Global System for Mobile
Global System for Mobile (GSM)
GSM (Global System for Mobile communications: originally from GroupeSpécial Mobile) is the most popular standard for mobile phones in the world. Its promoter, the GSM Association, estimates that 80% of the global mobile market uses the standard. GSM is used by over 3 billion people across more than 212 countries and territories. Its ubiquity makes international roaming very common between mobile phone operators, enabling subscribers to use their phones in many parts of the world. GSM differs from its predecessors in that both signaling and speech channels are digital, and thus is considered a second generation (2G) mobile phone system. This means that building data communication into the system will be easy. GSM EDGE is a 3G version of the protocol.
The ubiquity of the GSM standard has been an advantage to both the consumers (who benefit from the ability to roam and switch carriers without switching phones) and also to the network operators (who can choose equipment from any of the many vendors implementing GSM). GSM also pioneered a low-cost (to the network carrier) alternative to voice calls, the short message service (SMS, also called “text messaging”), which is now supported on other mobile standards as well. Another advantage is that the standard includes one worldwide emergency telephone number, 112. This makes it easier for international travelers to connect to emergency services without knowing the local emergency number.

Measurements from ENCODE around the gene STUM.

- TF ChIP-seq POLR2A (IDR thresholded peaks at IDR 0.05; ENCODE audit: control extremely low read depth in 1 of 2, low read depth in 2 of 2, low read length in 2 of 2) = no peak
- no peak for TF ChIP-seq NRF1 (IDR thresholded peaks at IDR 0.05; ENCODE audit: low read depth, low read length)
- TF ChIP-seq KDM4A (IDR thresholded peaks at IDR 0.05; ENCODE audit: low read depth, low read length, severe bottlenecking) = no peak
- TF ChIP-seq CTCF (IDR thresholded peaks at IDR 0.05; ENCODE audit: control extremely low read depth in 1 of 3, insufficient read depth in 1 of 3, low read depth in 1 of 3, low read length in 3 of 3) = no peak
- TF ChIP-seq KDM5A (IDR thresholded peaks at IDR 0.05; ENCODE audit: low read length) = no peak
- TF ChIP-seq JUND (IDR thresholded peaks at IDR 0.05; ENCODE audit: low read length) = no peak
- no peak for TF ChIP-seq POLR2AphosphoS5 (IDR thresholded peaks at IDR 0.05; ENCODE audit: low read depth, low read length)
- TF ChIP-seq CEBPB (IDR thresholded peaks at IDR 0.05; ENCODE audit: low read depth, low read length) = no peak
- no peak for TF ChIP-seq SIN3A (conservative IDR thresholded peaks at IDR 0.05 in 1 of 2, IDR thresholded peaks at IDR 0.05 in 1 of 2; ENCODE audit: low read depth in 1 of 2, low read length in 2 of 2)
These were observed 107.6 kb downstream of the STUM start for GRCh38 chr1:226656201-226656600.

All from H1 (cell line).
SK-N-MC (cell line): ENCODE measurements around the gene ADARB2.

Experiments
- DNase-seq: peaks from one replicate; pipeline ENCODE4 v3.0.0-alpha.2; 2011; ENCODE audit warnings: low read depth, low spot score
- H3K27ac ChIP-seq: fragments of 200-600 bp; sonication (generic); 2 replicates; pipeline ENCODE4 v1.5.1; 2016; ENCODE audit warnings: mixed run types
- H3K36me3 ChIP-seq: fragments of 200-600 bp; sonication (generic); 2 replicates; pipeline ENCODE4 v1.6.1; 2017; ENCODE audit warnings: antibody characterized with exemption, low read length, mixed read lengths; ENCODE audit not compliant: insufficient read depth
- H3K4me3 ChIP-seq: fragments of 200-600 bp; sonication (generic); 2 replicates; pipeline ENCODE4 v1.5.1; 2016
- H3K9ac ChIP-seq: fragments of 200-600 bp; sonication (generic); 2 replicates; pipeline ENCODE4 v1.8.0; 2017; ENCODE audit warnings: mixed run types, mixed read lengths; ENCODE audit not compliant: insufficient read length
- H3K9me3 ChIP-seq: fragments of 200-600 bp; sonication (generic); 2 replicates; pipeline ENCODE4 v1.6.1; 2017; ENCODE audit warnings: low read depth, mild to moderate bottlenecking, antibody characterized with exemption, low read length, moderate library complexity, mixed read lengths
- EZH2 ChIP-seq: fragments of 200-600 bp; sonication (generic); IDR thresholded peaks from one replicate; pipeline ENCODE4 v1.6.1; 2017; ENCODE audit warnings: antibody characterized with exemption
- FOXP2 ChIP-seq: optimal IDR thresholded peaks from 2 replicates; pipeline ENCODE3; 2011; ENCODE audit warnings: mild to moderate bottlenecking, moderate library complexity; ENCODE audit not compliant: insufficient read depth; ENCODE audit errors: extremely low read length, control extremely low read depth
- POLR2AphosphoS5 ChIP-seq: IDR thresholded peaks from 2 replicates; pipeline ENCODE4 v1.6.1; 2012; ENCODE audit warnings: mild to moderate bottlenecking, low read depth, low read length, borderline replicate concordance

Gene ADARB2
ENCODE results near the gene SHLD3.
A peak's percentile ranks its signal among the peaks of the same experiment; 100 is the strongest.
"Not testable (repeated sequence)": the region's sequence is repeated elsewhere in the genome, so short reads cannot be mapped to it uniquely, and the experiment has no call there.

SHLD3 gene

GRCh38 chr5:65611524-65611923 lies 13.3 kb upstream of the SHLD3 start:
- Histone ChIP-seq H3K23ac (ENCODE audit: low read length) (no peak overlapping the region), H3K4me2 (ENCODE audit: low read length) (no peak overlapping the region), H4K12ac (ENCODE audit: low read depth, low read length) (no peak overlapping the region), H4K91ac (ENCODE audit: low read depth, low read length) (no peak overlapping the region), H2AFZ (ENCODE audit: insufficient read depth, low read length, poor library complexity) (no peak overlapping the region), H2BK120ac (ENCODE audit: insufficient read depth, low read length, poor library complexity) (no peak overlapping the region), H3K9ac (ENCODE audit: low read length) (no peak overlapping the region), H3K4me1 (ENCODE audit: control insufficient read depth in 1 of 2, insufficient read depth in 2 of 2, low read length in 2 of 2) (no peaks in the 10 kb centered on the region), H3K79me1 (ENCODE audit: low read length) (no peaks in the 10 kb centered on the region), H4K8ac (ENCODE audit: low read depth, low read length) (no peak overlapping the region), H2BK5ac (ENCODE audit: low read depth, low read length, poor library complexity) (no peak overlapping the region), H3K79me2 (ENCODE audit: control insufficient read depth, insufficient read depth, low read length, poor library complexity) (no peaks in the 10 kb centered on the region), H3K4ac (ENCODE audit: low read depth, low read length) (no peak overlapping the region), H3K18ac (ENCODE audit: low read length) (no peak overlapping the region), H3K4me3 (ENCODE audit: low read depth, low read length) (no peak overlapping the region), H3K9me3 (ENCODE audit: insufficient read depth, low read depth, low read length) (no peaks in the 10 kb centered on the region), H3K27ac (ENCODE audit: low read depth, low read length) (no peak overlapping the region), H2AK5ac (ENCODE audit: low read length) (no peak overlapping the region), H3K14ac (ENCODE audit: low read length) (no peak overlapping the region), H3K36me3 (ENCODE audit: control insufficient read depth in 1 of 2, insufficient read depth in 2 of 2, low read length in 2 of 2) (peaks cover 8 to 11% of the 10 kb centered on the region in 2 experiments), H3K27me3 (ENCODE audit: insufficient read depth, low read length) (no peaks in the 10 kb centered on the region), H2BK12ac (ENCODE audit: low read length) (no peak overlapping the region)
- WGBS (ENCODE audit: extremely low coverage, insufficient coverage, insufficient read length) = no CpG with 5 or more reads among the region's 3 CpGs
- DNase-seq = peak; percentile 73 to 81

Newer versions of the standard were backward-compatible with the original GSM phones. For example, Release ’97 of the standard added packet data capabilities, by means of General Packet Radio Service (GPRS). Release ’99 introduced higher speed data transmission using Enhanced Data Rates for GSM Evolution (EDGE).